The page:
If the capacity of electrolysers is increased very rapidly, the threshold of $200/kW for such equipment can be reached. From that point, it is possible to forecast hydrogen production at $1/kg (or $25/MWh), a level comparable to the long-term equilibrium price of LNG (liquefied natural gas) imported into Europe, which means a barrel of oil at $43.
The good news is that hydrogen can literally “sneak” into existing gas transmission and storage infrastructure and power and heat generation turbines, with relatively low investment.
As soon as the first green hydrogen projects are contracted at this level, we can expect a strong market shock, with a rapid change in energy demand and in financial markets: how can we stay in the world of fossil fuels if we have a decarbonised alternative that is practical and competitive?
None of this will be possible without existing midstream and downstream infrastructure, for one simple reason: we do not have the time or the means to invest the billions of dollars needed to rebuild everything. The good news is that hydrogen can literally “sneak” into existing gas transmission and storage infrastructure and power and heat generation turbines, with relatively low investment.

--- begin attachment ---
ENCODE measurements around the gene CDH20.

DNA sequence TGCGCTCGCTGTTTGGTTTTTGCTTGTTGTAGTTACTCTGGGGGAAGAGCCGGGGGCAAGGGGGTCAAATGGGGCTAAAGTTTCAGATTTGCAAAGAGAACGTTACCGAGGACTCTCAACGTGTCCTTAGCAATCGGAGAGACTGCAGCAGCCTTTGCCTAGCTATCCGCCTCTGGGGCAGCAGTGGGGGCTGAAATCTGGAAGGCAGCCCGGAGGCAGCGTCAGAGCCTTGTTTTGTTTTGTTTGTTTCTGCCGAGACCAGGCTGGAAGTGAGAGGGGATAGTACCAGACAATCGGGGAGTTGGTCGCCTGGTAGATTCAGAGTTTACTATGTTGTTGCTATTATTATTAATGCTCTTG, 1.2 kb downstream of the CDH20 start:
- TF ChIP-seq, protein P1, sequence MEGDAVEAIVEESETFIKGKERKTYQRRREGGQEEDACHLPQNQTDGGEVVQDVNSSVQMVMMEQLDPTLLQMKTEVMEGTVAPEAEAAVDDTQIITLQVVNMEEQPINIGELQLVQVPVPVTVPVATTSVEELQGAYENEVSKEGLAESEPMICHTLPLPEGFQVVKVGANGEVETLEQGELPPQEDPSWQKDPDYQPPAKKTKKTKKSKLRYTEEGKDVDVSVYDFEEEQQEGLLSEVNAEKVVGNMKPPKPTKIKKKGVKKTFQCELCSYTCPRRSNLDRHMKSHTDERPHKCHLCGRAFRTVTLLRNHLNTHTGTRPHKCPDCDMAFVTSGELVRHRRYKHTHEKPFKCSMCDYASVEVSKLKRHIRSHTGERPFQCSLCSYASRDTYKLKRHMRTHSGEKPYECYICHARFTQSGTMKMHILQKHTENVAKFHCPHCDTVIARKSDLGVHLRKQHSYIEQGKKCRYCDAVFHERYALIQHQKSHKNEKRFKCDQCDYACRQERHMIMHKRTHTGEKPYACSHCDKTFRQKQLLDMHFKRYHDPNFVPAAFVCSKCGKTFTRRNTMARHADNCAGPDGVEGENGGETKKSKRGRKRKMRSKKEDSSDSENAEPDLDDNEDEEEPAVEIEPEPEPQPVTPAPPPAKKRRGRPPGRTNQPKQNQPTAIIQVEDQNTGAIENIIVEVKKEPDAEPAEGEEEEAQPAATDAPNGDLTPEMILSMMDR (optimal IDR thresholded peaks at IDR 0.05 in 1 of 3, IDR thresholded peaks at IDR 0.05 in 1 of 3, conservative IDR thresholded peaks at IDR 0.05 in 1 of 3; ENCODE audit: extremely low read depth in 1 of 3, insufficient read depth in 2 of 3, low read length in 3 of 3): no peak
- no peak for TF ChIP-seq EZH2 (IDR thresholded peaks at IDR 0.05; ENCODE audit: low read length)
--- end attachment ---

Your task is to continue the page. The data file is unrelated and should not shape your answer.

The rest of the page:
This is excellent news for gas transmission operators and producers of energy from gas and coal. While some announce their disappearance as “obsolete assets”, in this model they are key pieces on the game board. With hydrogen, their assets and equipment have a promising future ahead: to provide consumers with a universal product, a practically infinite resource, competitive, good for the planet, one which consolidates the power of consumers and territories.
These companies are going to be very popular, especially among investors around the world who are constantly looking for clean and sustainable investment opportunities.
Europe has a chance: it is devoid of fossil resources and does not have the digital giants that lead some in Silicon Valley and China to believe that climate change can be solved by electrification and digitalisation. The European Union is the only major entity in the world to have set itself the goal of carbon neutrality by 2050 and adopted a very ambitious “Green Pact”.